I love thought experiments that involve roleplaying games, and I love them even more if they produce a practical and usable end result. The product we’re looking at today is, effectively, the answer to the question, “can anything new be done with oozes in a d20 system,” so let’s take a look.
The product in question is Demonic Excretions. If you can’t tell from the title, it is the latest of Rob Schwalb’s Max Press line of 5e OGL products (which I’m glad still has some life left in it, especially with a major Shadow of the Demon Lord release recently, and the Kickstarter for PunkApocalyptic going on).
Oozing Off the Pages
As with many of the Shadow of the Demon Lord and Max Press products, this is a relatively short PDF, this one clocking in at 9 pages counting the final OGL statement at the end. The product has the same high-quality formatting that other Max Press and Shadow of the Demon Lord products possess, with three pieces of art, depicting the Jellied Thrall, The Chromatic Goo, and the Mirror Mist.
The descriptions of the Death Jelly and the effects on the Jellied Thralls, as well as the Disorder Brute are fairly graphic, and definitely veer into body horror territory, so if that isn’t your thing, you may want to skip this product.
The meta concept of the product is that adventurers get familiar with more common types of oozes, and it’s nice to have something that can provide some surprises. The internal concept is that these are oozes that have been conceived by the Faceless Lord, a “not appearing in this product” evil cosmic entity that D&D players may be familiar with, to continue the arms race of deadly and dangerous oozes.
The product contains the following monsters (and one hazard):
- Death Jelly (Hazard, with a Jellied Thrall template that accompanies it)
- Blob (CR 13)
- Chromatic Goo (CR 3)
- Creeping Gum (CR 6)
- Disorder Brute (CR 15)
- Mirror Mist (CR 2)
- Nightcreeper (CR 2)
- Shuddering Tar (CR 5)
While all of these creatures are some variation on ooze or slime, the mechanics that the monsters play with are varied, and push into some interesting design territory for D&D 5e monsters.
The Death Jelly can infect creatures and turn them into Jellied Thralls. The thralls, if pierced with weapons for enough damage, then spray death jelly on their attackers, thus spreading the blight of the death jelly.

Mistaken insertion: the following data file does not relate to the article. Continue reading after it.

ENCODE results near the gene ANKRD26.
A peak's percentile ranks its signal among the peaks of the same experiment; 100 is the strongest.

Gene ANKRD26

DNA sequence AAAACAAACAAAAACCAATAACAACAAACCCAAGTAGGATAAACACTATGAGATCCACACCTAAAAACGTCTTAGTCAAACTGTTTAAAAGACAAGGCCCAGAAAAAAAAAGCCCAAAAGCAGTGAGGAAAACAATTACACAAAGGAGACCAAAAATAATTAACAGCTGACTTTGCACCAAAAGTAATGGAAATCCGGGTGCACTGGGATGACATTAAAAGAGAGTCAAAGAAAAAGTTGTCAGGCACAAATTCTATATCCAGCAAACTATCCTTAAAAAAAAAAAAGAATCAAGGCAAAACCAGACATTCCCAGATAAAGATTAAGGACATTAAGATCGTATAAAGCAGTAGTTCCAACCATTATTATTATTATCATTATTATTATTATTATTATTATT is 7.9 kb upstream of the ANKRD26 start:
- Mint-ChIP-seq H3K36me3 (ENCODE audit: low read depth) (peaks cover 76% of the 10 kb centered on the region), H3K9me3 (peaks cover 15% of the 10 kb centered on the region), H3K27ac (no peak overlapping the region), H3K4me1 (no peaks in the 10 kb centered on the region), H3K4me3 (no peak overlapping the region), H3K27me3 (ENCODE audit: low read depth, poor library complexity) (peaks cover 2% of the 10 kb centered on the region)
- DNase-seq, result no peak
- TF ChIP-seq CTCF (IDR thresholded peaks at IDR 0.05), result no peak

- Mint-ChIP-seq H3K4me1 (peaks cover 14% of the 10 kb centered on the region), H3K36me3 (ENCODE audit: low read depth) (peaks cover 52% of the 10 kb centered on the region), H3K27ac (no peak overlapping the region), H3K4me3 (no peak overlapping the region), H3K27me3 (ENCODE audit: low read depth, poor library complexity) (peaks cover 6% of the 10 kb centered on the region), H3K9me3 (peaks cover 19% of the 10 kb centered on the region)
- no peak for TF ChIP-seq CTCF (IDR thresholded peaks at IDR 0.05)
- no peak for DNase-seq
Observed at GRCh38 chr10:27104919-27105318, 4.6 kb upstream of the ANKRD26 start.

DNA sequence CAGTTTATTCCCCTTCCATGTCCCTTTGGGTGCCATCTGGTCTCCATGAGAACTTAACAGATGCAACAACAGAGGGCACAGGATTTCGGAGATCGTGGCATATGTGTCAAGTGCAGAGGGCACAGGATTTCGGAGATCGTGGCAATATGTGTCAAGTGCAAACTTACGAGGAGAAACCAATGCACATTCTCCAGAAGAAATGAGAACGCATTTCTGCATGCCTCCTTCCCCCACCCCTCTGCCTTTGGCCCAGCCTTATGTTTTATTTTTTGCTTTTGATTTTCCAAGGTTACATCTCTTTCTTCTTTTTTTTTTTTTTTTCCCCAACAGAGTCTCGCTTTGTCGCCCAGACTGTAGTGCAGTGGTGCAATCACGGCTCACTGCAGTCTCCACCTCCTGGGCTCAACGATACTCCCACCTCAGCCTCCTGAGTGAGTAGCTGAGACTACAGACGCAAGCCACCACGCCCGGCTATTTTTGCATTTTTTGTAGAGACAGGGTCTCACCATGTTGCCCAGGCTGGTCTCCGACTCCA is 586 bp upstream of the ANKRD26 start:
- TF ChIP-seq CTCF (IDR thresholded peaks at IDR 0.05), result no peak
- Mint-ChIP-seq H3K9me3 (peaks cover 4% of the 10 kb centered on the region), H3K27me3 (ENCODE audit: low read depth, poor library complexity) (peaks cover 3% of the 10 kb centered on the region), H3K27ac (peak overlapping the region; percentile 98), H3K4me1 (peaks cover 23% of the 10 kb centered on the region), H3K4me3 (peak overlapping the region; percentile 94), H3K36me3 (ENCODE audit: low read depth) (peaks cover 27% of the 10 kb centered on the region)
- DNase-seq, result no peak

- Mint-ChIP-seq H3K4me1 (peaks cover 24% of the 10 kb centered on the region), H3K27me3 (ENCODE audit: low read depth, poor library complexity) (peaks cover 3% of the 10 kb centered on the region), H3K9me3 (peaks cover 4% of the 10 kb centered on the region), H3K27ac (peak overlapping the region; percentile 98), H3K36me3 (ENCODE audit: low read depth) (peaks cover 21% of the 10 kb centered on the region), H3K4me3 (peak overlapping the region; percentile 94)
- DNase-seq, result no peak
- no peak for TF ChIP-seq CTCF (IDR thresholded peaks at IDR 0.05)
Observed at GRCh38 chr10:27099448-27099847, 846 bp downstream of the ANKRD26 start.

The Blob has a similar mechanic, where slashing weapons that do a certain amount of damage cause the ooze to spray acid onto an attacker. They also envelop enemies, and have a very conductive structure, meaning that electricity used against it is going to hurt anyone enveloped. It’s also a big sack of hit points that can act as an ooze that is still a threat at higher levels.
The Chromatic Goo has a whole host of damage resistances. Whenever it takes damage to which it has resistance, it shifts colors, becomes immune to that damage for a while, and lets out a damaging pulse that hits anyone near it.
Creeping Gum solves the problem of “why would we go near the ooze.” In this case, the Creeping Gum has a pleasant smell that entices victims to come near. In addition to its normal attacks, it has an acidic aura that harms anyone nearby.
The Disorder Brute is an ooze made of organs (perhaps the most on-brand monster in the product for the company, and I mean that in the nicest way). Whenever the disorder brute hits an opponent, there is a chance they destabilize, become stunned, and shift into a mound of organs for a while.
The Mirror Mist is a swarm of tiny, floating, silver oozes that hang in a mist. When a victim comes near, they all coalesce on to the victim and start dissolving them with acid.
The Nightcreeper is an ooze that sucks the light and heat from an area. It generates an aura of darkness, as well as an aura of cold, as it saps energy from the environment.
The Shuddering Tar is an adhesive ooze that sticks to its victims. Additionally, its both vulnerable to fire, and also very flammable, meaning that anyone stuck to the tar is going to share its pain as the fire burns the creature. As a side note, who hasn’t set fire to a party member for the greater good when oozes or swarms are involved? Just me?
Warm Fuzzy Feelings
I love how varied the oozes are, not just in description, but in the mechanics that they utilize. There are so many good ideas that subvert the common logic about oozes, but yet don’t seem out of place. I enjoy the concept of the Creeping Gum beckoning adventurers closer. I love that the Mirror Mist is an ooze that is hard to discern as an ooze at first. I love the auras, and playing with shifting resistances to immunities, as well as damage that is triggered when combat conditions change.
In concept, my favorite is probably the Mirror Mist, but in terms of mechanical shenanigans, I really like the Chromatic Goo and the Nightcreeper.
Cold, Oozing Feelings
The monsters in this supplement are well-realized, but unless you have managed to pull off that rare ongoing ooze themed campaign, you probably aren’t going to get to use all of these creatures in close proximity to one another. While I like the slashing damage mechanic, the blob feels the most like a traditional ooze and is probably the least exciting of the bunch.
Recommended--If the product fits in your broad area of gaming interests, you are likely to be happy with this purchase.
If this were just a product with eight pages of well-described new oozes, I probably wouldn’t recommend this quite as highly, but I think if you are the kind of 5e player that has an interest in how the mechanics of the game can be utilized to tell different stories and do novel things with triggers, this product will be of additional interest to you.